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[ah-per-i-teef, uh-per-; French a-pey-ree-teef] /ɑˌpɛr ɪˈtif, əˌpɛr-; French a peɪ riˈtif/
noun, plural apéritifs
[ah-per-i-teefs; French a-pey-ree-teef] /ɑˌpɛr ɪˈtifs; French a peɪ riˈtif/ (Show IPA)
a small drink of alcoholic liquor taken to stimulate the appetite before a meal.
Also called apéritif wine. a wine served as an appetizer or cocktail.
1890-95; < French (vin) apéritif; see aperitive Unabridged
Based on the Random House Dictionary, © Random House, Inc. 2014.
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Examples for apéritif
  • Admire artworks, shop for silks, and sip an aperitif at a rooftop bar in the city that never sleeps.
  • Enjoy complimentary breakfast in the garden or a romantic evening aperitif under the ancient olive.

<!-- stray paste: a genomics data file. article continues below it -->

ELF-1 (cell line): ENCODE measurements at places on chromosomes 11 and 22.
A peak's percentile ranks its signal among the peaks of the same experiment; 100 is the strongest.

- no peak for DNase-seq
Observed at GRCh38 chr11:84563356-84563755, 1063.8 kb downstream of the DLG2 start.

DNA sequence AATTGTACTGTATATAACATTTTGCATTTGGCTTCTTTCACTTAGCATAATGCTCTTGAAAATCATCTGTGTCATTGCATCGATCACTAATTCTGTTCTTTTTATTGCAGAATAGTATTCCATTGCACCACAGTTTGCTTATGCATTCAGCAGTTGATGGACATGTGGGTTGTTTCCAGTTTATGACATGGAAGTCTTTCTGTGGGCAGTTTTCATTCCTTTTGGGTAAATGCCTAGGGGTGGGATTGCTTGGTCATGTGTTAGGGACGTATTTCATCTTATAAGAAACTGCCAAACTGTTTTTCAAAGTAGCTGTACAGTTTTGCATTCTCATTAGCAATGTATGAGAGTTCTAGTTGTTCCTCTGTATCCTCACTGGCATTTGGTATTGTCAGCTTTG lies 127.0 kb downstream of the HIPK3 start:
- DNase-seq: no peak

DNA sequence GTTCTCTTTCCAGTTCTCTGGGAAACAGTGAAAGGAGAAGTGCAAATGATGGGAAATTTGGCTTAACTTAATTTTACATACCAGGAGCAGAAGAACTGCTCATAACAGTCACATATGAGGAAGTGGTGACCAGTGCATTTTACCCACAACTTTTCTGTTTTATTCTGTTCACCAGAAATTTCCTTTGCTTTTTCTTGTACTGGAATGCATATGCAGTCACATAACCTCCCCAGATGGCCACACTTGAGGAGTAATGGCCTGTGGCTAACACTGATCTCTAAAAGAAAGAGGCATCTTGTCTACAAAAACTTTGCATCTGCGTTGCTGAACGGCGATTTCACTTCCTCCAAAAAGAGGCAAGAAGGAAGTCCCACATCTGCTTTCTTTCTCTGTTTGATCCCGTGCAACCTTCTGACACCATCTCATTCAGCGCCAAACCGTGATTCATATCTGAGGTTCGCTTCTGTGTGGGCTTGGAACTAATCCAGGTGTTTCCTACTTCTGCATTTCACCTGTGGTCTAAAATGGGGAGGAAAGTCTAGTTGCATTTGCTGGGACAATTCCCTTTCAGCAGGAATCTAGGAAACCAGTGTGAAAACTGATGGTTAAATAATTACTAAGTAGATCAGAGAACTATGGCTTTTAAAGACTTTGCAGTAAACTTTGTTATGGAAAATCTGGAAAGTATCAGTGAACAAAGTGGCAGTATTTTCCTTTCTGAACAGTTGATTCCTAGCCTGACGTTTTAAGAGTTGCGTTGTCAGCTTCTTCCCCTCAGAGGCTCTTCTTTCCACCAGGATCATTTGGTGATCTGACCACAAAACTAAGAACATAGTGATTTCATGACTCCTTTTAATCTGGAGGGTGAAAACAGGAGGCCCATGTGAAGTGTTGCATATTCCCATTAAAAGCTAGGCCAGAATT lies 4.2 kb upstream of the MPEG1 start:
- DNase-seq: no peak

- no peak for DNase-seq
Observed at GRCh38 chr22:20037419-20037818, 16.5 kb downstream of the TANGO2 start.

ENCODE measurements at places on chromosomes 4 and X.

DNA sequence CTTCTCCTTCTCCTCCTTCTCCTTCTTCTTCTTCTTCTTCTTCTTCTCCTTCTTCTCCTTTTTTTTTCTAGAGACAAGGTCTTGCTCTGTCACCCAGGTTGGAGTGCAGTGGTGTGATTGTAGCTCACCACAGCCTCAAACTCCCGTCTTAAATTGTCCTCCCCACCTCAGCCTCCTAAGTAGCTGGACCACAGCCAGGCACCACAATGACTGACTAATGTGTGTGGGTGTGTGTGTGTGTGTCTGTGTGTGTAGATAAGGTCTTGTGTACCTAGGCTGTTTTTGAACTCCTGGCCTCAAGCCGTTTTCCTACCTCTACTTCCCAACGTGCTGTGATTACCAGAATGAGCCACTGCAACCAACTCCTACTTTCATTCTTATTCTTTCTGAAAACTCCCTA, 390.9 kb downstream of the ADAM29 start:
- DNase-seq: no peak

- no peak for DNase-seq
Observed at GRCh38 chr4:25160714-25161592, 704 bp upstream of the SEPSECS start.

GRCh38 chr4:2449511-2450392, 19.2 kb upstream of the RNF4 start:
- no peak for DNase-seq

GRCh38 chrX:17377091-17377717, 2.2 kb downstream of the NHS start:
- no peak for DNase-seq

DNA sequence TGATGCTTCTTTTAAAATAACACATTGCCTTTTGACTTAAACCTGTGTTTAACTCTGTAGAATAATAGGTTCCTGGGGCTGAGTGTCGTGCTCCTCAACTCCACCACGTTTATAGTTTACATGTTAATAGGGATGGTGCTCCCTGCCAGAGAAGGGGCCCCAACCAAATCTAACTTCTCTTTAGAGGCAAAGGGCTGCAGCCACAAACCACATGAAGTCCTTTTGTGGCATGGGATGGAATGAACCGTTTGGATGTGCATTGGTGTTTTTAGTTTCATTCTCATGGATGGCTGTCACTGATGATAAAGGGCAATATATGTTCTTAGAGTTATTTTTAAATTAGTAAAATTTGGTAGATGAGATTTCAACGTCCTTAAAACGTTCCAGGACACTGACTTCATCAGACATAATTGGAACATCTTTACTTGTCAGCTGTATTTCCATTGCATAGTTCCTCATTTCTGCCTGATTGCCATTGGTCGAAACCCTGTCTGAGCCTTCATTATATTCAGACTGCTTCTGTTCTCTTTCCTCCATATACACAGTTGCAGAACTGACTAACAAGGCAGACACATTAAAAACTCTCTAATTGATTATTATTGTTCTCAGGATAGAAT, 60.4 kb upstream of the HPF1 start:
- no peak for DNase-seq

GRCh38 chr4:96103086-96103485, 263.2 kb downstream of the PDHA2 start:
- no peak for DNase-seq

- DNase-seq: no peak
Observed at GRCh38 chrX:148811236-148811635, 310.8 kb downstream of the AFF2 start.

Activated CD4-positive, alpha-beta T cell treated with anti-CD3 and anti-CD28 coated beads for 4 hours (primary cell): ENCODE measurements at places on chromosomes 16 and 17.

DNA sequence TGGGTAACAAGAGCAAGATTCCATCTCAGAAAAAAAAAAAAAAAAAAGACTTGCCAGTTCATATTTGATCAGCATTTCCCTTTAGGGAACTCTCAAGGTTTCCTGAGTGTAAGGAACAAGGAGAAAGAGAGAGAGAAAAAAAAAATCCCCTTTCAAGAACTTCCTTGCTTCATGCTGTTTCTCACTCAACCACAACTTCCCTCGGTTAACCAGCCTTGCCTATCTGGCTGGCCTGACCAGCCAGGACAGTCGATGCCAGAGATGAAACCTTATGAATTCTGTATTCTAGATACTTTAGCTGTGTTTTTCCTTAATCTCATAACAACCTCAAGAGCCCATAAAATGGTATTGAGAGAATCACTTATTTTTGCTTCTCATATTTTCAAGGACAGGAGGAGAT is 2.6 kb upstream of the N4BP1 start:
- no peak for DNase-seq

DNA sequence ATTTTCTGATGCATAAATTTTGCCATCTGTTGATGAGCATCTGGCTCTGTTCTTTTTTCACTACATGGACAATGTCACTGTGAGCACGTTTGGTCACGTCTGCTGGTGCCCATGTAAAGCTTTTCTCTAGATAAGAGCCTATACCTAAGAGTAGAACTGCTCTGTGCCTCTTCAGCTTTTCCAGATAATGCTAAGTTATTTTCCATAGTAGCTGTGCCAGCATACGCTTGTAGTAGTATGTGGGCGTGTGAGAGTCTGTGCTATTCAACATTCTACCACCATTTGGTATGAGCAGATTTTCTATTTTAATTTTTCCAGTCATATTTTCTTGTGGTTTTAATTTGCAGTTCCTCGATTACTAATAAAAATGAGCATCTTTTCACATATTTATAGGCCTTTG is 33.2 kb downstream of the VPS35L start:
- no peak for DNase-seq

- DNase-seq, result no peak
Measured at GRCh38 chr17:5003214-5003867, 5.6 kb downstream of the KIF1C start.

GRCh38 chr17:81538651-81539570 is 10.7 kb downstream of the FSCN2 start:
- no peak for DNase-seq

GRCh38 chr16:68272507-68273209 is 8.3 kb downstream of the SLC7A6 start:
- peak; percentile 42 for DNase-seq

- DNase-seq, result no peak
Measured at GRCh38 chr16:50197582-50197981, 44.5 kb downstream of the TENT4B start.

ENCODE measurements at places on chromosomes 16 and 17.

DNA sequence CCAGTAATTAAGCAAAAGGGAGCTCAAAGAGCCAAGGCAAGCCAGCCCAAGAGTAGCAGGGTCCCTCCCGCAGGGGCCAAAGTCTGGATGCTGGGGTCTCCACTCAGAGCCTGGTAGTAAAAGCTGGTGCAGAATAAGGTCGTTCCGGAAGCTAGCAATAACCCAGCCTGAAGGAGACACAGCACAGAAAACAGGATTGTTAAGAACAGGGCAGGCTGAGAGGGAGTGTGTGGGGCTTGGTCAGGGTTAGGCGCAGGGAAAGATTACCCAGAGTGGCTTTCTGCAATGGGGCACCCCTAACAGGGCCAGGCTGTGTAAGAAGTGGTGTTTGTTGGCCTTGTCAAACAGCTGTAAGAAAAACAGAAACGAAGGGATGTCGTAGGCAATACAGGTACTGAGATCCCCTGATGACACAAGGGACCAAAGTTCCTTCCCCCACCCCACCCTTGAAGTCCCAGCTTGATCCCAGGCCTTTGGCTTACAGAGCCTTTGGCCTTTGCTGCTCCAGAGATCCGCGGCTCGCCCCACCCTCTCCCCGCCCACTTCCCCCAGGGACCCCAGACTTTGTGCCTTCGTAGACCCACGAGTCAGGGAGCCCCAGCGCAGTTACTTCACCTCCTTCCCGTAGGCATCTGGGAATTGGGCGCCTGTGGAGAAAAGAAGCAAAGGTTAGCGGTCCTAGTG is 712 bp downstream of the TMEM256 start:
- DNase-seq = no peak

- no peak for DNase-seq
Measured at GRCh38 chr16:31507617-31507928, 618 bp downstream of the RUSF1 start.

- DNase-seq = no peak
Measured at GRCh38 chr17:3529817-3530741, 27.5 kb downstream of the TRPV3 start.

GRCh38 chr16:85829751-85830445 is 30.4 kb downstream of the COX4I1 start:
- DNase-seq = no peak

• For dining, guests can choose between three restaurants and an aperitif bar.
  • The signature afternoon tea includes tea sandwiches, sweets, scones and an aperitif.
  • It may not have been a break-out project for new talent, but it was a fitting aperitif for what is to come this week.
British Dictionary definitions for apéritif


/ɑːˌpɛrɪˈtiːf; əˌpɛr-/
an alcoholic drink, esp a wine, drunk before a meal to whet the appetite
Word Origin
C19: from French, from Medieval Latin aperitīvus, from Latin aperīre to open
Collins English Dictionary - Complete & Unabridged 2012 Digital Edition
© William Collins Sons & Co. Ltd. 1979, 1986 © HarperCollins
Publishers 1998, 2000, 2003, 2005, 2006, 2007, 2009, 2012
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Word Origin and History for apéritif
1894, "alcoholic drink taken before a meal to stimulate the appetite," from Fr. apéritif "laxative, laxative liqueur," lit. "opening," from L. aperitivus, from aperire "to open" (see overt).
Online Etymology Dictionary, © 2010 Douglas Harper
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